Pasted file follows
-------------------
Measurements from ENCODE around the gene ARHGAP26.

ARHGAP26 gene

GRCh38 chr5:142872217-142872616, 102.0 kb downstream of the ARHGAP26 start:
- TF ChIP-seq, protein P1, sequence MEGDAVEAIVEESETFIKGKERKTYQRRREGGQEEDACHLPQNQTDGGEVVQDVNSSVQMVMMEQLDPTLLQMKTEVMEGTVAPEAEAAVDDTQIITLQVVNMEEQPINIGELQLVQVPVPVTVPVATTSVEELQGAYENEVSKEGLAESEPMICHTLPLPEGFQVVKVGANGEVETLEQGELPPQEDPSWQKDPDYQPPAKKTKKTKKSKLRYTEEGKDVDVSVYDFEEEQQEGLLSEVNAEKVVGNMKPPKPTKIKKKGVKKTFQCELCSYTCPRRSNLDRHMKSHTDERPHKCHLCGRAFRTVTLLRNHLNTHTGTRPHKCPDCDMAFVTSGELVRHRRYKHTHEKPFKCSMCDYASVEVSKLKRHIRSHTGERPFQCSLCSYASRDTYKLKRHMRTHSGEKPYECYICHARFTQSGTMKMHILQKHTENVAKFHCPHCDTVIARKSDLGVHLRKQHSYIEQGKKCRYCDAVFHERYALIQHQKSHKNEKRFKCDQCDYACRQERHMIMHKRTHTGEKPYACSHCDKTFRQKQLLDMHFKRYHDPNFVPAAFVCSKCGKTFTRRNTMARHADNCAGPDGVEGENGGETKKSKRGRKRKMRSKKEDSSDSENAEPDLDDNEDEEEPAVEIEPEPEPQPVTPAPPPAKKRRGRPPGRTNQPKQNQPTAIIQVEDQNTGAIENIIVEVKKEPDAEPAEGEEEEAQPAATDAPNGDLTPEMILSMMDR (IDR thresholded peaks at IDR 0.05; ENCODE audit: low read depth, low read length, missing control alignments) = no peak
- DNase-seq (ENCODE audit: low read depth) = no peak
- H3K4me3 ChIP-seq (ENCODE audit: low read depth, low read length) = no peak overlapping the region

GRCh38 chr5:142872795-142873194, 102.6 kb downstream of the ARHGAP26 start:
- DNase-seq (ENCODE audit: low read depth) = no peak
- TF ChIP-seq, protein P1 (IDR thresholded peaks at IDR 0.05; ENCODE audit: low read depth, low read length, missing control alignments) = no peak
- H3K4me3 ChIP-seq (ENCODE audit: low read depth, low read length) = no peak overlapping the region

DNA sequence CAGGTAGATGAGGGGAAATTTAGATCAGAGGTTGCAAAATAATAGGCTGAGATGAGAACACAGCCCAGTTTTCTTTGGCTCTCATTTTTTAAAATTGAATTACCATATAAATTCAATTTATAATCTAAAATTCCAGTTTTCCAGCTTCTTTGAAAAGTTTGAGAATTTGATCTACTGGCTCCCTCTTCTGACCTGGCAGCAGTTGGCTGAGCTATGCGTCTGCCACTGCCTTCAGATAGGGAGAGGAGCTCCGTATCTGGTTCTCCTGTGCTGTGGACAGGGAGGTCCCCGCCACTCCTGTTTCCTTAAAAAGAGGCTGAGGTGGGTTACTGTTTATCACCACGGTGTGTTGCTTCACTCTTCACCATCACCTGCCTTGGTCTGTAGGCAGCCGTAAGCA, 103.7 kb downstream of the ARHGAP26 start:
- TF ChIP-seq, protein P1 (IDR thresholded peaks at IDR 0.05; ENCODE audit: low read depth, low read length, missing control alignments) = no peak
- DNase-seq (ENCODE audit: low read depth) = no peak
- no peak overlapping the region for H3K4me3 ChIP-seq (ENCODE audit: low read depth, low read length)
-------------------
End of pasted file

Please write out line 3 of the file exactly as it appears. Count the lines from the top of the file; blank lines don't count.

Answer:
GRCh38 chr5:142872217-142872616, 102.0 kb downstream of the ARHGAP26 start: